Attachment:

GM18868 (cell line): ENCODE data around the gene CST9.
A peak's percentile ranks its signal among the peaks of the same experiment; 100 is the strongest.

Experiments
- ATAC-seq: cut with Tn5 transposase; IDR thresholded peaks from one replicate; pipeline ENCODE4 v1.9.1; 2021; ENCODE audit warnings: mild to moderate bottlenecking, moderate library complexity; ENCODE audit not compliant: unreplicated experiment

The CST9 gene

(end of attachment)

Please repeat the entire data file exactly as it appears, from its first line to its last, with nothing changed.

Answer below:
GM18868 (cell line): ENCODE data around the gene CST9.
A peak's percentile ranks its signal among the peaks of the same experiment; 100 is the strongest.

Experiments
- ATAC-seq: cut with Tn5 transposase; IDR thresholded peaks from one replicate; pipeline ENCODE4 v1.9.1; 2021; ENCODE audit warnings: mild to moderate bottlenecking, moderate library complexity; ENCODE audit not compliant: unreplicated experiment

The CST9 gene